This figure shows a transition from non-metallic behaviour, i.e. a negative temperature coefficient of resistivity (TCR) (dρ/dT < 0) to metallic behaviour, with dρ/dT > 0 36. This transition is not caused by a significant change of the carrier concentration. Instead the metal–insulator transition is driven by a change of order upon annealing. The samples which reveal non-metallic behaviour are hence insulating, since they possess a remarkably high level of disorder. Recent DFT calculations confirm this finding and attribute the insulating properties to vacancy clusters which dissolve upon annealing, causing the transition from insulating to metallic behaviour 37. This is rather unusual and implies that tailoring the electrical properties of phase change materials can be accomplished by careful control of the disorder in the crystalline state. In particular, it should be possible to create a crystalline state with a higher electrical resistivity by applying short electrical pulses which are sufficient to crystallize the phase change material but insufficient to produce pronounced order in the crystalline region. This could help to enable more efficient phase change memories.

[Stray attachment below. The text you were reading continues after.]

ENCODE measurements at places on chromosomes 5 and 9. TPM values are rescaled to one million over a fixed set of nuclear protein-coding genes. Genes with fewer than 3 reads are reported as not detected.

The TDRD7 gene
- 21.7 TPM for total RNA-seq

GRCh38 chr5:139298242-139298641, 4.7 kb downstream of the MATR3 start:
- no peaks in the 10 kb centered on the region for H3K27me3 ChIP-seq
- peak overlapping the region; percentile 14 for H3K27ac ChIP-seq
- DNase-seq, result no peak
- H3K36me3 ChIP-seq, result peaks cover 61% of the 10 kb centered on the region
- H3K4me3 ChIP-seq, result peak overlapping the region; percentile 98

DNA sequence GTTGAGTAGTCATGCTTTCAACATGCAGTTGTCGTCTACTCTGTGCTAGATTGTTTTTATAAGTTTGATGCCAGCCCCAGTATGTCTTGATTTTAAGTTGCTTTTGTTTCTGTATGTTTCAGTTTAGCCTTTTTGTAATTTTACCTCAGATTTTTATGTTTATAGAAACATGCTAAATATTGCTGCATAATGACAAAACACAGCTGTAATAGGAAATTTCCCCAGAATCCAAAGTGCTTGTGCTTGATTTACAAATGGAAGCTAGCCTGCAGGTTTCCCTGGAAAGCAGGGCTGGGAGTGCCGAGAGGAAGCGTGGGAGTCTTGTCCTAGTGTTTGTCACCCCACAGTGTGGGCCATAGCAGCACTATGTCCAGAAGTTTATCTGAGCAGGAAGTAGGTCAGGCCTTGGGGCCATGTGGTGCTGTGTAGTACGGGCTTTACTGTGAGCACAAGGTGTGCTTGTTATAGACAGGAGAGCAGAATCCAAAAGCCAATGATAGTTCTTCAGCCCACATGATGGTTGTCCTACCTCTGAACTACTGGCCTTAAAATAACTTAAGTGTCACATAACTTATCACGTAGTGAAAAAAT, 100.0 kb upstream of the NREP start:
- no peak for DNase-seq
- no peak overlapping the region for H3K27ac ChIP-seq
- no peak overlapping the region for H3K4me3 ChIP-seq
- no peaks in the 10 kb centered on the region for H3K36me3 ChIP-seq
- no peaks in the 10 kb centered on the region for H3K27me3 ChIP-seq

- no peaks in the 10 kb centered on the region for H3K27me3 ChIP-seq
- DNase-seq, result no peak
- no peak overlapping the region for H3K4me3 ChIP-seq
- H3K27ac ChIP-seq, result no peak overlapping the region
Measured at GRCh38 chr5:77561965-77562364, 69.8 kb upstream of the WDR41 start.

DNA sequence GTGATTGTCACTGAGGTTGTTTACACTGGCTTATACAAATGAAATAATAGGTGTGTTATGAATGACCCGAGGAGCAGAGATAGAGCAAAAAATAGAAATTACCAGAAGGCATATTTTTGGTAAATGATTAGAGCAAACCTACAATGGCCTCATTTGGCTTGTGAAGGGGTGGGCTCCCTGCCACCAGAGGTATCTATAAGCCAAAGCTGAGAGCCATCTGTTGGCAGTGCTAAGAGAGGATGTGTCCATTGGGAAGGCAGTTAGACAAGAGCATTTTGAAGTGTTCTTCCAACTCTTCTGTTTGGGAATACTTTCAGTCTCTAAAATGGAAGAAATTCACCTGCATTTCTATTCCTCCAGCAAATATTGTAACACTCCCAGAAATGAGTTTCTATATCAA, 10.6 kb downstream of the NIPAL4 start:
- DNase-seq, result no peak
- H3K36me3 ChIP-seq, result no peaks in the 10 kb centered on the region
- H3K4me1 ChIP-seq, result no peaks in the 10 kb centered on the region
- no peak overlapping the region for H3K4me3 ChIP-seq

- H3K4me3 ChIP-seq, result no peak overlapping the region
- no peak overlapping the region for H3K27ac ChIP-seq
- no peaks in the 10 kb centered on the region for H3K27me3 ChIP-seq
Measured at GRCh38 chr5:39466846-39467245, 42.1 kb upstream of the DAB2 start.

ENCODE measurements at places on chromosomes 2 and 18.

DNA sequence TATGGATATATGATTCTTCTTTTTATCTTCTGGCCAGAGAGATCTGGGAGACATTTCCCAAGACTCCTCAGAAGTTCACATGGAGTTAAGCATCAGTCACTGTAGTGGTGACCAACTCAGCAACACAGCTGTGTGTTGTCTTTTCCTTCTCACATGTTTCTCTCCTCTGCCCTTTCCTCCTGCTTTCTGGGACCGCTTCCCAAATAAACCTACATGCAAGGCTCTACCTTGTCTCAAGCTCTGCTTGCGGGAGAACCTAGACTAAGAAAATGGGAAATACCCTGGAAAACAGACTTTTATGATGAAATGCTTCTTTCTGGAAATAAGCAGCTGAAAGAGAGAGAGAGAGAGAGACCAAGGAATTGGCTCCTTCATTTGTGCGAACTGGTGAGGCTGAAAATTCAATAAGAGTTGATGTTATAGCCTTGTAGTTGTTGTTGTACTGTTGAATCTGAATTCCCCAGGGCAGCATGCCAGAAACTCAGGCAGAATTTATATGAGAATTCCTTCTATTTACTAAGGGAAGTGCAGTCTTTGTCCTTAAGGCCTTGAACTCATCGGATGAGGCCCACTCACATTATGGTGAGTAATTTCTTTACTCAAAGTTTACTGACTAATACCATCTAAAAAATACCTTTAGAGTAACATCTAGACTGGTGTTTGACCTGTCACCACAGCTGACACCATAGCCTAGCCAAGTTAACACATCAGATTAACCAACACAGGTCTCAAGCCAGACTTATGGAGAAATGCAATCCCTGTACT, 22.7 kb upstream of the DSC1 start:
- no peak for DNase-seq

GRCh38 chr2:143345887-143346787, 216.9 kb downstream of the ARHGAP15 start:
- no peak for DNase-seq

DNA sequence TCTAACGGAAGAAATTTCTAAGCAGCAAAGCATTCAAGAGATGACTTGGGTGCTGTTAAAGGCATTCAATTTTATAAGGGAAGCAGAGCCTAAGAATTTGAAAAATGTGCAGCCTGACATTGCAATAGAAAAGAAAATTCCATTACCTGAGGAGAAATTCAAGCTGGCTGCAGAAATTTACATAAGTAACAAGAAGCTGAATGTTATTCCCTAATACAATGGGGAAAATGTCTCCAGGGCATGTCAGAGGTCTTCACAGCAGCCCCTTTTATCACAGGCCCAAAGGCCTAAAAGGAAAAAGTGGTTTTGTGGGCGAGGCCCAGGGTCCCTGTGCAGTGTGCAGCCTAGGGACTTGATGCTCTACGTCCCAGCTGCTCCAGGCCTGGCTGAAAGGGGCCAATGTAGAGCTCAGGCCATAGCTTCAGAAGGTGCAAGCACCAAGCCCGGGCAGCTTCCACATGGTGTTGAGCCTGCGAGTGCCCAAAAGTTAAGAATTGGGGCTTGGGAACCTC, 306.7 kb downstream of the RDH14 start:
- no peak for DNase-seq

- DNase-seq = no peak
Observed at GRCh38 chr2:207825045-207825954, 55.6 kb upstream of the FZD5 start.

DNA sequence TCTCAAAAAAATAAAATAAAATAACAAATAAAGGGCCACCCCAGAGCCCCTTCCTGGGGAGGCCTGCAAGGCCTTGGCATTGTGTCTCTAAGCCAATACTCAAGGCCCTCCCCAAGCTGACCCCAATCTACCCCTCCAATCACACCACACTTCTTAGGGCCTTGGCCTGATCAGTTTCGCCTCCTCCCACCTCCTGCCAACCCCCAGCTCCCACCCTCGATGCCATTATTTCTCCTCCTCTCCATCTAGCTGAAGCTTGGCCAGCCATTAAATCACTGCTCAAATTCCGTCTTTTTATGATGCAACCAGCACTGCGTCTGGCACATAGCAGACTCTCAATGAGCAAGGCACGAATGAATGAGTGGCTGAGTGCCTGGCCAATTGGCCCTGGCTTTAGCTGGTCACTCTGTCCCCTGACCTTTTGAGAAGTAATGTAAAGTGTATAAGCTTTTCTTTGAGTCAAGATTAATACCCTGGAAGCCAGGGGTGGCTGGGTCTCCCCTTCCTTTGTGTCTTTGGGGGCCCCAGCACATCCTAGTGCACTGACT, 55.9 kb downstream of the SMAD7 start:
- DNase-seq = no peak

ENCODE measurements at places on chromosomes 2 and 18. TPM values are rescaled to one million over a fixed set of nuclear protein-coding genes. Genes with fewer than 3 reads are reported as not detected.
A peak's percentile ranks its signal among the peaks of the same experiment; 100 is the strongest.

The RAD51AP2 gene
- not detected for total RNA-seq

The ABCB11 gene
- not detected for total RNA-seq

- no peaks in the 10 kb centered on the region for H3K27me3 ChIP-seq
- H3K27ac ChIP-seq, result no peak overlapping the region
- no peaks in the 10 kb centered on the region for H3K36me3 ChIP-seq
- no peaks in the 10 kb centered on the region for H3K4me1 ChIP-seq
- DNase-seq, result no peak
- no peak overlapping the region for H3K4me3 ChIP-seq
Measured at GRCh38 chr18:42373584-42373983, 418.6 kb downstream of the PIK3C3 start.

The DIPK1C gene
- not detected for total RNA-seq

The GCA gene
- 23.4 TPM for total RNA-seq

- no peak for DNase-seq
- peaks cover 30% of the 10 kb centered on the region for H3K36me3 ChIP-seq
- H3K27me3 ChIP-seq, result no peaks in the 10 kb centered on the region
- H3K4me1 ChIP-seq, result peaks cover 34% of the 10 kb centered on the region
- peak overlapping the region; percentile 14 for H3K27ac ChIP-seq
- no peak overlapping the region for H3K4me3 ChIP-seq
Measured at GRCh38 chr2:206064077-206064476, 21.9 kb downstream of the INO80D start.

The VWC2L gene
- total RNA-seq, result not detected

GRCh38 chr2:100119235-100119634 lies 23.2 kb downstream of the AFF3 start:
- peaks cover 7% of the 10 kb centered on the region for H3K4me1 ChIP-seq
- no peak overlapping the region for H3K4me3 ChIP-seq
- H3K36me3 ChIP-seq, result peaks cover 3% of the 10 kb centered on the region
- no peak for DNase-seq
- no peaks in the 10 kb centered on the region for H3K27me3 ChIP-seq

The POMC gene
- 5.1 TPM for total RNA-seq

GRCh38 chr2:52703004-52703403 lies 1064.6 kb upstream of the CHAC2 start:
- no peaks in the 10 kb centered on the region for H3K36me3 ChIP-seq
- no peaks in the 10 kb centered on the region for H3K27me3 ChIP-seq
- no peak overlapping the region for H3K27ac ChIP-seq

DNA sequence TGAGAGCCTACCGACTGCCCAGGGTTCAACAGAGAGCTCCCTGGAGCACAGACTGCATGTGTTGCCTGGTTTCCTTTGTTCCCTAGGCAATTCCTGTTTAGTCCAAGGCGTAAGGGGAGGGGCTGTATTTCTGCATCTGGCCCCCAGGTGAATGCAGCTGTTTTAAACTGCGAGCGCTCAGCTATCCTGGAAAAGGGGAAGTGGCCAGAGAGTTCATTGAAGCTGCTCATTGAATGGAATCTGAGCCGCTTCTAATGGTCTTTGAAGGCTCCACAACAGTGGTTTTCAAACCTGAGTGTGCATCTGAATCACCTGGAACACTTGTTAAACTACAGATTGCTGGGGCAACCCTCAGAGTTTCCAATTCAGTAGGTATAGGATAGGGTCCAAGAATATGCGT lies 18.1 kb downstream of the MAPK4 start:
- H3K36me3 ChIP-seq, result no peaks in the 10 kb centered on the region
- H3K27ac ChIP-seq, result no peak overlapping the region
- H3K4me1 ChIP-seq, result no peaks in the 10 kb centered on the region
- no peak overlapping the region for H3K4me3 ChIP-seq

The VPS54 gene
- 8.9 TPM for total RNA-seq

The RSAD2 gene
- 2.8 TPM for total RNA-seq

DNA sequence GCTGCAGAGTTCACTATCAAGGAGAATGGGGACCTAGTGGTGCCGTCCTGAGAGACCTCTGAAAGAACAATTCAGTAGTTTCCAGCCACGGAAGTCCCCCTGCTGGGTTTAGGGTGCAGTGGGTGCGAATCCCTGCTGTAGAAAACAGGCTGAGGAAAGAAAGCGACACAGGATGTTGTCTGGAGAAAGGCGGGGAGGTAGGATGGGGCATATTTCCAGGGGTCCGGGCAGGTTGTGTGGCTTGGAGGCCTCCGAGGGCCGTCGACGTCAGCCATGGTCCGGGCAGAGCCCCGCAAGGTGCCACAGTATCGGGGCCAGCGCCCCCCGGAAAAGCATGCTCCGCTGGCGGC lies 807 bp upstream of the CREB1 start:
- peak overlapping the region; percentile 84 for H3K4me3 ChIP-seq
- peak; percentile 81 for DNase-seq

Tellurides possess a rich spectrum of remarkable and technologically important optical and electronic properties. In phase change memories the remarkable optical contrast between the amorphous and the crystalline state enables rewriteable optical data storage. This optical contrast can be attributed to the presence and disappearance of resonance bonding in the crystalline and the amorphous state, respectively. Resonance bonding can only exist for a subgroup of tellurides, which are characterized by a small ionicity difference of the constituting elements as well as a small hybridization of the valence s- and p-electrons. Hence it is possible to predict, which chalcogenides have the potential to be successfully employed as phase change materials. Resonance bonding leads to several unique material properties such as high electronic polarizabilities and large effective Born charges. The former are responsible for the high reflectivity of crystalline phase change materials, while the latter lead to a pronounced electron–phonon coupling, which is a prerequisite for superconductivity. Hence it is not so surprising that some chalcogenides such as GeTe or SnTe are superconductors.